November 18, 2012


fudge cake1a

After my recent marathon baking session for the cake stall we held at work in aid of Children in Need, I found myself with almost a full tin of Carnation caramel sitting in the fridge.  There were only a couple of tablespoons missing.  (I will tell you what I used them for later.)

Having made 8 cakes only three days before I didn’t really feel much like making another one but something special was coming up, so I did.

fudge cake2My dad has been out of sorts ever since my mum died nearly ten years ago.  Now, at the age of 84, he is courting.  After four months of seeing his lady friend he decided that today was the day we should meet her and arranged to bring her round for a cup of tea and a piece of cake.  Chocolate cake is her favourite, apparently. 

fudge cake3 There were quite a few pieces of cake from the cake stall left over and they would have looked and tasted perfectly fine on a pretty cake stand, served up for tea.

But for my dad’s girlfriend, serving up leftover cake just didn’t seem right.  Apparently she’s 80 and they are just good friends.  Hmmmmm………..I tried that one myself, many years ago.  My dad didn’t believe it then, either.

fudge cake4I looked at the Carnation website and found a recipe for chocolate fudge cake.  It looked easy and quick to make, which would fit the bill on a day when I needed to produce a nice cake but was feeling pretty much caked out.

fudge cake5

It was indeed very quick and easy to make.  There was no creaming of butter either for the cake or the icing, and the icing was especially delicious.  You simply melt chocolate and beat in the caramel with a little icing sugar.

The cake was light and even, well risen too.  With the glossy icing on top it looked gorgeous and it tasted every bit as good as it looked.  This could easily become my new first choice recipe for a cake that has maximum flavour and good looks for minimum effort.fudge cake1

I couldn’t make my mind up whether I should feel nervous or not.  It’s not every day that you are introduced to your father’s girlfriend.  I was also worried that she would feel nervous and I wanted to put her at ease.  I wonder if this is how my parents felt the first time I brought a boyfriend home.  There would have been cake for tea then too, I expect.

As it turned out, she didn’t have any.  They had been out for lunch and were full up, they said.  Oh well, more for us.  She’s a very nice person, too.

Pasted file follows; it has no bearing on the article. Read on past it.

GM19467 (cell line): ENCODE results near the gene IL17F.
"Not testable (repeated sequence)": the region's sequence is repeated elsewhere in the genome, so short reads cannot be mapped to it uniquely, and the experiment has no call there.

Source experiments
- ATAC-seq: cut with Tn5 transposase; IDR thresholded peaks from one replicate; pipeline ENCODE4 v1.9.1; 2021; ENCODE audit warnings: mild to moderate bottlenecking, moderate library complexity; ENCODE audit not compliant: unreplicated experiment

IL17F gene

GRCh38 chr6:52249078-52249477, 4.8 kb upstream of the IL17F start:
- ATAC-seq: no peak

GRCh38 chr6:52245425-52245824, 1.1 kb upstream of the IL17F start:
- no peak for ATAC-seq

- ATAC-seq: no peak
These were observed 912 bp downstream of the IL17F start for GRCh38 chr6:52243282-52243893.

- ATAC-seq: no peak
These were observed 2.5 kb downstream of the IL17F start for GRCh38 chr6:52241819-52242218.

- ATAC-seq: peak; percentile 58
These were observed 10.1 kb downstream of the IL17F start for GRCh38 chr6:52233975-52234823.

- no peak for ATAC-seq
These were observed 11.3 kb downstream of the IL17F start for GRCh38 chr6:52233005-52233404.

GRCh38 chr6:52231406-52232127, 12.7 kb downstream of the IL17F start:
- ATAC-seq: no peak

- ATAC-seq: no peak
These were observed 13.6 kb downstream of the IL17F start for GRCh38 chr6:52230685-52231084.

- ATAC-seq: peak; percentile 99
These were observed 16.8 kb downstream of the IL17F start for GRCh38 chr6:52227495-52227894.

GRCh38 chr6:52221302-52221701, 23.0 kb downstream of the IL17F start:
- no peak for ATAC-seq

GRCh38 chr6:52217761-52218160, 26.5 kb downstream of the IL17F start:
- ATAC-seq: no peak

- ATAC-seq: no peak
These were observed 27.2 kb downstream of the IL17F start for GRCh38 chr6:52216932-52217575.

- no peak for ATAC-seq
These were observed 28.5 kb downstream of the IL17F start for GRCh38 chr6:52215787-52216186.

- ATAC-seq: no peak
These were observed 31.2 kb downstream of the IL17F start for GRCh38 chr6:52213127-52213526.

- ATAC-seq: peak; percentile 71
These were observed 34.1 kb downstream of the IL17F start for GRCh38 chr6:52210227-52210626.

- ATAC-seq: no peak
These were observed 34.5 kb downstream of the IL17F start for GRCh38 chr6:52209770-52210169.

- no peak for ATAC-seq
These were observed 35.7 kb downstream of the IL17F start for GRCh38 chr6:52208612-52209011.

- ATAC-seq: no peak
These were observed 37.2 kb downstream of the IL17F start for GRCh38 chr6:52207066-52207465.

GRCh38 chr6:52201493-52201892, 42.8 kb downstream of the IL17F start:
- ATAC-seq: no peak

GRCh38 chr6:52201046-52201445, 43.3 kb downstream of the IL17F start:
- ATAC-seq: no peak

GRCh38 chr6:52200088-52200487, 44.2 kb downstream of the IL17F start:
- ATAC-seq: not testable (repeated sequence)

Chocolate fudge cake – originally on the Carnation website but has since disappeared!


For the cake

175g self-raising flour

2½ tblsp cocoa powder

1tsp bicarbonate of soda

150g caster sugar

2 eggs

150ml corn oil

150ml milk

1tsp vanilla extract

1 tblsp Carnation caramel

For the icing

125g dark chocolate, 70%cocoa solids

1 can Carnation caramel, less the tablespoon used for the cake

1tsp vanilla extract

1 tblsp icing sugar


Preheat the oven to 180°C/160°fan/gas mk 4.  Grease two 7” sponge tins and line the bases with circles of parchment.

Sift the flour, bicarb and cocoa powder into a large bowl.  Add the sugar and stir together.

In a separate bowl, beat together the oil, milk, eggs and one tablespoon of the caramel until smooth.

Add the egg mixture to the dry ingredients and mix well.  Pour into the prepared tins and bake for 20-25 minutes.

Cool in the tins for a few minutes then turn out onto a wire rack.

To make the icing, melt the chocolate in a bowl over a pan of simmering water.  Beat in the rest of the tin of caramel and the vanilla.  Sift in the icing sugar and combine.

Use to fill and top the cake.  You could spread over the sides if you like, but the icing is quite sticky and this would make the cake difficult to eat without a fork I think.

Cuts into 8-10 slices.


  1. Oh yum, Jean. I shouldn't, but I know I will. :-) Sorry you efforts went untasted, but glad the meeting went well.

  2. That cake looks fantastic. I think I will have to give it a go

  3. now that my dear is what we call a CAKE!!!!!!... stunning!

  4. Thank goodness we've just eaten!!
    That IS a fudgy cake...but...
    I don't think the tin would see the cake if I had anything to do with it!
    I remember Carnation.... my Mother used to do a wonderful chocolate orange jelly-mouse with it...

    The WV would give time to enjoy all your recipes...
    "3617 lifetyms"

    1. Tim, you can turn condensed milk into caramel by boiling it in the tin for quite a long time.
      Otherwise, use Bon Maman confiture de lait - if you can possibly manage not to eat the whole jar before it gets into the cake !!

    2. I might have a go with La Borde's Confiture de Lait... I only need to pop up the hill for that... it might, therefore, last until I get back........ damn, just thinking about it is making me drool! I think I'd have to get all the ingredients ready for both icing and cake... and start the icing the moment the cake went in!
      Now where's the bread and the squeezy tube of YouKnowHoooz Condensed Milk?

    3. Tim, how could you be so cruel as to remind me that condensed milk comes in very handy tubes.......

    4. Did you need reminding? I've noticed here that it comes as a twin-pack... one for home and one for 'le camping'??

  5. That looks to be a lovely cake and quick and easy makes it especially inviting.

    1. Phil, I have looked back at your blog and the recipe is essentially very similar to Michael Barry's recipe that you posted about a while ago. That uses black treacle instead of caramel if I remember correctly.......I feel a back-to-back test coming on !!

    2. Yes, I did notice the similarity. It's a good way to produce a choc cake. I have a vague memory of adding some confiture de lait to Mr B's cake once when no treacle was available, but I can't remember if it made much difference to the taste.